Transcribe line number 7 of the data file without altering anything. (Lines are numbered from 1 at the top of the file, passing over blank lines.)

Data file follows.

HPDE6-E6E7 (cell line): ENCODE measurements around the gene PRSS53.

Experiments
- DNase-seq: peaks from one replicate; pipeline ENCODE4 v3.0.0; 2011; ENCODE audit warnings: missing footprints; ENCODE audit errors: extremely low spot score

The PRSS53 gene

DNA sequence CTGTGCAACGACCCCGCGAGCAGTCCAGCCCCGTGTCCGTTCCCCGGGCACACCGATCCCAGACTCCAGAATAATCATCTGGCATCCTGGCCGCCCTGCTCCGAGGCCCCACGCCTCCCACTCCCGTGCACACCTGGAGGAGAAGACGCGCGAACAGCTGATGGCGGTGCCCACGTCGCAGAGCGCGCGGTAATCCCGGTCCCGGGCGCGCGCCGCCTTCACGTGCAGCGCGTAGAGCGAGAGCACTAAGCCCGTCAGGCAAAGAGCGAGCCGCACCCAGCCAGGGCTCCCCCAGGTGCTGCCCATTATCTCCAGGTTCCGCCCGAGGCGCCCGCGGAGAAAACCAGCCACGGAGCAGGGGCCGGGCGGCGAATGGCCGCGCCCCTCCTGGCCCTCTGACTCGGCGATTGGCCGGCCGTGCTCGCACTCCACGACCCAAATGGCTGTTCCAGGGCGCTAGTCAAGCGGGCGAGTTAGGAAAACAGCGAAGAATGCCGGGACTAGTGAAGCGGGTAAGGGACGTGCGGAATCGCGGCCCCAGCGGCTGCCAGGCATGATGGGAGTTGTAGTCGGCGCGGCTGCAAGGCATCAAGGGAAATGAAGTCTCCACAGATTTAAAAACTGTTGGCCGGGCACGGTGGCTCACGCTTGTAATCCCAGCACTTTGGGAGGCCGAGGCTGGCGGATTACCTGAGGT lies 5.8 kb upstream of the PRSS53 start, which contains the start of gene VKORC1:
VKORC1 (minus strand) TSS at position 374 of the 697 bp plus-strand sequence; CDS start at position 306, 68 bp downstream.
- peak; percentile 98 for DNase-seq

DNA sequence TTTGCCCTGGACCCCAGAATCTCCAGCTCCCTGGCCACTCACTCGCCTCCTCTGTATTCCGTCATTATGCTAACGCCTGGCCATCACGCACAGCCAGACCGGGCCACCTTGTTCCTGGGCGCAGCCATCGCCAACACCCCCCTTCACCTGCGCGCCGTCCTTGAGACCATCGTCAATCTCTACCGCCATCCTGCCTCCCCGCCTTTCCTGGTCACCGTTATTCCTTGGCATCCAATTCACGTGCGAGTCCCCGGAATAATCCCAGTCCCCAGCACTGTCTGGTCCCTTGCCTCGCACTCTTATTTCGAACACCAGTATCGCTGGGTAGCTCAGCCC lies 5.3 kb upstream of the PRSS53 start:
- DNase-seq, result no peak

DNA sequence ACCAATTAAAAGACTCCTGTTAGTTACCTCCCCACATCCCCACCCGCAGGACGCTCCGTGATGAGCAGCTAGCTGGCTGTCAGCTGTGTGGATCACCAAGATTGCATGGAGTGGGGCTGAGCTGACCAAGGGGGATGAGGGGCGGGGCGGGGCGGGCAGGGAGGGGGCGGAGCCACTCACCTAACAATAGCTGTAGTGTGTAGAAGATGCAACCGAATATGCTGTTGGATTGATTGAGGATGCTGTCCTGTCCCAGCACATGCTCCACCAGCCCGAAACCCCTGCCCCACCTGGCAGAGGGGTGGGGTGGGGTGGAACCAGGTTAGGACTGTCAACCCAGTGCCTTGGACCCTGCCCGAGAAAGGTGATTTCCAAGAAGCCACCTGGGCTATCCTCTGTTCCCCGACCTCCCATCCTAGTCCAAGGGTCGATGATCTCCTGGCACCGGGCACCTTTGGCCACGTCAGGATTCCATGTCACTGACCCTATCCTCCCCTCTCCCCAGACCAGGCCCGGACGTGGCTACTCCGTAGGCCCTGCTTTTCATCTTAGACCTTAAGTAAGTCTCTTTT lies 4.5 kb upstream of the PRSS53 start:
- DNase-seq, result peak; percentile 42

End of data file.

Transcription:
- peak; percentile 98 for DNase-seq